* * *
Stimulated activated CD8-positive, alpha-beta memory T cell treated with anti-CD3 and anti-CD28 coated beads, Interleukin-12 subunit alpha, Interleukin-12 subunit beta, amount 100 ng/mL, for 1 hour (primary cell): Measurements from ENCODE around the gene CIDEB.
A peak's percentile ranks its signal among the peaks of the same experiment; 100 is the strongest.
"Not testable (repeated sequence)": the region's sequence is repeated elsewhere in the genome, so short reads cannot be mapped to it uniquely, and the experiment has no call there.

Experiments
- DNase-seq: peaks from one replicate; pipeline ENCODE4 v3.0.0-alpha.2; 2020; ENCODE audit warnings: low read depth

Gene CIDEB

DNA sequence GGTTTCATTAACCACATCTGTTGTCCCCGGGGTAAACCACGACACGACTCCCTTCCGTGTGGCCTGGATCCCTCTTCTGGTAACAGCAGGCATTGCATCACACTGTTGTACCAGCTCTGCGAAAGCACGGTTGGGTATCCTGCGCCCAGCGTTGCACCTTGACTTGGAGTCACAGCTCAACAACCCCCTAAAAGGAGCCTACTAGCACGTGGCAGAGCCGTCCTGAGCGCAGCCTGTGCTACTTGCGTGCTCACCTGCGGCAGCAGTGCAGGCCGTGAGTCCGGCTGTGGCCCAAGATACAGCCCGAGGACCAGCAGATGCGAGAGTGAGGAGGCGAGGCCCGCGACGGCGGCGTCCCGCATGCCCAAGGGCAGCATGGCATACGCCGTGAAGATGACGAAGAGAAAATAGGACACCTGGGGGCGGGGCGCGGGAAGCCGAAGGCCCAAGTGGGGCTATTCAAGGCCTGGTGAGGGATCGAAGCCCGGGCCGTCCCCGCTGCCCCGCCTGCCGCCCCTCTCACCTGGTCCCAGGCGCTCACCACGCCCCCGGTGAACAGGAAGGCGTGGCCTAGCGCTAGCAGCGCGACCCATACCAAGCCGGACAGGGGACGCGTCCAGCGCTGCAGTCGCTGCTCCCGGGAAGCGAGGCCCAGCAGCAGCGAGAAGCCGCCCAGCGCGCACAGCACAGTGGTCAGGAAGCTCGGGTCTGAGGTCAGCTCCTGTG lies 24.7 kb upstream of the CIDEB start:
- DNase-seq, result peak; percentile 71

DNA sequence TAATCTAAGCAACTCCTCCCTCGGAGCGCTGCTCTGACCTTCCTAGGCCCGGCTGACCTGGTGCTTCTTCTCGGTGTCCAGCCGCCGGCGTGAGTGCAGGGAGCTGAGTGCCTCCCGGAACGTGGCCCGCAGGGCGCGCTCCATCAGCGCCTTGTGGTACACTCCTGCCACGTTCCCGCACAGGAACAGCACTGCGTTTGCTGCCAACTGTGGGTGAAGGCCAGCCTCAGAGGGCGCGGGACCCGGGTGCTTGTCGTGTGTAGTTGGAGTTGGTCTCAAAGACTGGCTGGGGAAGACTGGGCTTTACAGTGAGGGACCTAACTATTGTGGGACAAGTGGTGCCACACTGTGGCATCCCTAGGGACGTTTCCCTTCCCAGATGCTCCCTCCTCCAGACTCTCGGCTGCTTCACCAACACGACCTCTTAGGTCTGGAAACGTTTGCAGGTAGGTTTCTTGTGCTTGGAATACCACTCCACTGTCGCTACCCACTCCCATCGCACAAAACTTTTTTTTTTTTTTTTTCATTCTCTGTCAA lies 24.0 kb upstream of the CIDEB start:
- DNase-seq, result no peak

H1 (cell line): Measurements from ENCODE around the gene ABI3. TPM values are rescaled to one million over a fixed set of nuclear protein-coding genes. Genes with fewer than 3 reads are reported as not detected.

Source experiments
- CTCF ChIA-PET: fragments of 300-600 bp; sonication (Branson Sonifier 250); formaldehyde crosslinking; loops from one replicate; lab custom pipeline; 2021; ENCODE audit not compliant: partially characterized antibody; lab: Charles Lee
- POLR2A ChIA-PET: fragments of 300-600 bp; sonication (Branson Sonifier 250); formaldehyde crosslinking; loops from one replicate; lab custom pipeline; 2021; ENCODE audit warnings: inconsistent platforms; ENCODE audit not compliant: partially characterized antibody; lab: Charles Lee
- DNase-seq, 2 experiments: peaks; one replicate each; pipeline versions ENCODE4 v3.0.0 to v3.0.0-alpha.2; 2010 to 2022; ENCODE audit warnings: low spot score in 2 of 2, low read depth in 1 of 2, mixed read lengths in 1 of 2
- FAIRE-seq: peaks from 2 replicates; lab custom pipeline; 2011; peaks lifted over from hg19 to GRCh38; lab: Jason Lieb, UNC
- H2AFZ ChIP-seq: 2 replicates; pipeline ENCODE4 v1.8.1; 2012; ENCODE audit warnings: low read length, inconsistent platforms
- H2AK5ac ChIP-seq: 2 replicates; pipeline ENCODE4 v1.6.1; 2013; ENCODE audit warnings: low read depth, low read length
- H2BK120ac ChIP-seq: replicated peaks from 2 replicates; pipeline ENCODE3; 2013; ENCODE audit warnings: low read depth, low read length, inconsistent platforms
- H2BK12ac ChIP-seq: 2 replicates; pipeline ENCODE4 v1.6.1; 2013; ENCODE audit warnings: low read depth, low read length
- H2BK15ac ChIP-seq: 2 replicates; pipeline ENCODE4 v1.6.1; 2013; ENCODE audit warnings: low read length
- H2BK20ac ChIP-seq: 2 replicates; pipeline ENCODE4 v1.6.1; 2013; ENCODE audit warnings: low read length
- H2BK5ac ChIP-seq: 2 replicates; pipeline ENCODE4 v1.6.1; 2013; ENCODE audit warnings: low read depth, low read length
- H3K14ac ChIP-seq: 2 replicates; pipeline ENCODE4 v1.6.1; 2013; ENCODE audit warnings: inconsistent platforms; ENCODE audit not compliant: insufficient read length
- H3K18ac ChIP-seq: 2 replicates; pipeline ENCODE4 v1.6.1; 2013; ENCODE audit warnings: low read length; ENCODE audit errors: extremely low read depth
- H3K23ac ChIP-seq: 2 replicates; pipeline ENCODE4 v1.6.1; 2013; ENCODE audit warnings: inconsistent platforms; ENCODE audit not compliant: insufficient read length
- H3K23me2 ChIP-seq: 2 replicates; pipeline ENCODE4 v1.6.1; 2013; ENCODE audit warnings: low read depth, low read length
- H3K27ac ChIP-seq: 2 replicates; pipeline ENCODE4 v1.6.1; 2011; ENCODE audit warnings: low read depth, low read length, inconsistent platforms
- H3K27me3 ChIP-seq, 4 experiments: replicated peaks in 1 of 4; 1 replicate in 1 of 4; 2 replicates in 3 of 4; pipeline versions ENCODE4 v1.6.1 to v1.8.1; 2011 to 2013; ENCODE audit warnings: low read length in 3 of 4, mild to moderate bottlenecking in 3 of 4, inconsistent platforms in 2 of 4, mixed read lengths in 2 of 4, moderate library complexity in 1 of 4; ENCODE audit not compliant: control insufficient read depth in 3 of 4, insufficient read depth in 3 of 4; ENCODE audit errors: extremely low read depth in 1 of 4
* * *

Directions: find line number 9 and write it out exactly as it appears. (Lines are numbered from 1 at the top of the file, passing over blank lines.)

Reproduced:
DNA sequence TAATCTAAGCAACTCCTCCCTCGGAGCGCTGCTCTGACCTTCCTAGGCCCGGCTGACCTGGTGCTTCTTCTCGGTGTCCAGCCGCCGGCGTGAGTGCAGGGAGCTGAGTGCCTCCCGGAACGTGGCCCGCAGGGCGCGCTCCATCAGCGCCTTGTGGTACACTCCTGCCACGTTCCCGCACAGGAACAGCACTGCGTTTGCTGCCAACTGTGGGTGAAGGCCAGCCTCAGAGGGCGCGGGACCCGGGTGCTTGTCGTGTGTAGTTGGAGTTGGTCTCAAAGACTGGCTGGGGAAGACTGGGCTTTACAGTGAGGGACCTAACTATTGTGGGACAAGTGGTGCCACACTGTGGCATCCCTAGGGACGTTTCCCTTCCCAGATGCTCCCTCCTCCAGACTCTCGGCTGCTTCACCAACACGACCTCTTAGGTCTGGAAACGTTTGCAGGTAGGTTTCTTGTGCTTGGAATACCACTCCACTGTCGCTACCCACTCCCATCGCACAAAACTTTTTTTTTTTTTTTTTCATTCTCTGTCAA lies 24.0 kb upstream of the CIDEB start: